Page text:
Why is the pound sterling important?

        The pound sterling or pound, as it is popularly known, is the official currency of the United Kingdom. It is credited to be the oldest currency in the world that has never gone out of circulation since its introduction.

         The currency was first produced sometime in the latter half of the 8th century, during the rule of King Offa of Mercia. It then quickly spread throughout the Anglo Saxon kingdom.

          During the days of colonialism, the pound was circulated in most parts of the British Empire. Even after the British left, some of the freed colonies and dominions like Barbados continued to use pound as their legal tender.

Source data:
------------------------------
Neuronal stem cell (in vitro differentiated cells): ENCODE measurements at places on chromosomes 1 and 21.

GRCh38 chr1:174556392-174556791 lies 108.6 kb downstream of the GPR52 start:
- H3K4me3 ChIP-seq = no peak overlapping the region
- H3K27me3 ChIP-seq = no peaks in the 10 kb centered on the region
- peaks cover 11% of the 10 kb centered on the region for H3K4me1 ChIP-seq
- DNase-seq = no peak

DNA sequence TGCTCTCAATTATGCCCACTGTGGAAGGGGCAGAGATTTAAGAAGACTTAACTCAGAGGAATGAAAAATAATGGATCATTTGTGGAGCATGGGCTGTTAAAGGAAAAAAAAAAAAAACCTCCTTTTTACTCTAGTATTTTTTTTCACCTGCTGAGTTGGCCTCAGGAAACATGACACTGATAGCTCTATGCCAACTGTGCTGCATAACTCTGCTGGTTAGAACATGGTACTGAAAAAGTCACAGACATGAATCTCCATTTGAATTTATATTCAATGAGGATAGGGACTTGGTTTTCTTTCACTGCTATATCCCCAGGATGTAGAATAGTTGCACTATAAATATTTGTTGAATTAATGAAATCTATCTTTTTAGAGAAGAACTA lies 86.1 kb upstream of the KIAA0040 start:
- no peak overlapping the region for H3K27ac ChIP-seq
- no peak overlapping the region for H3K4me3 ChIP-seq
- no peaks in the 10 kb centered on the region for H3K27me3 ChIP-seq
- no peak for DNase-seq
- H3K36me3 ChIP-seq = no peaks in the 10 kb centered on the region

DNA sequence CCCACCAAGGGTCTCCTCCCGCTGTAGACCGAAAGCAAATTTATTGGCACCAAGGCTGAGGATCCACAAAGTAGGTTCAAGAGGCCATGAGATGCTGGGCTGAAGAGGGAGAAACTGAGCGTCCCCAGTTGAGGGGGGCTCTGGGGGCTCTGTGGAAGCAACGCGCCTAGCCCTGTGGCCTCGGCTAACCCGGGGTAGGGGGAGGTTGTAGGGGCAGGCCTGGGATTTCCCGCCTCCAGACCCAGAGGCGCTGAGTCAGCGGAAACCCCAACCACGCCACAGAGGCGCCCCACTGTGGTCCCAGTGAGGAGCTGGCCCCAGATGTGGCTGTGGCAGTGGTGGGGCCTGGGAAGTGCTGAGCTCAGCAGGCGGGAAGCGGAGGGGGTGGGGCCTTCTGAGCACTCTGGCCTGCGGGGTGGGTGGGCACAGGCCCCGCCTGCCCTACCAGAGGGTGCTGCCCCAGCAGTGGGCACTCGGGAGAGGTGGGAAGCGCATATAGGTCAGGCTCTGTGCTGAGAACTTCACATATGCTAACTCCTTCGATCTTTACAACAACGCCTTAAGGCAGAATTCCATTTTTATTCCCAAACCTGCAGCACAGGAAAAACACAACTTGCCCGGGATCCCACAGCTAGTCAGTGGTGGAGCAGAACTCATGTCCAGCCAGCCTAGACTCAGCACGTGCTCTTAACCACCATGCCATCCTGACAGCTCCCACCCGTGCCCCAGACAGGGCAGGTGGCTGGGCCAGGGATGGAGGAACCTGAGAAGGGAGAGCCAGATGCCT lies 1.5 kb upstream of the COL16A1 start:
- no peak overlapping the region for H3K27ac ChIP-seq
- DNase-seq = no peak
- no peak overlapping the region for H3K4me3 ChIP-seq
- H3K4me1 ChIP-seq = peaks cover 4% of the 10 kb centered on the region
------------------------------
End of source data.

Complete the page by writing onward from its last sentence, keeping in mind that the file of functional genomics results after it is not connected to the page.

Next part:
When it was a member of the European Union, the UK could have switched the currency to the euro, but the country refused. It is the Bank of England, the central bank that has been managing the issuance of the pound since 1694.

         Presently, the pound sterling is considered the fourth most traded currency in the world, standing behind the US dollar, euro, and the Japanese yen.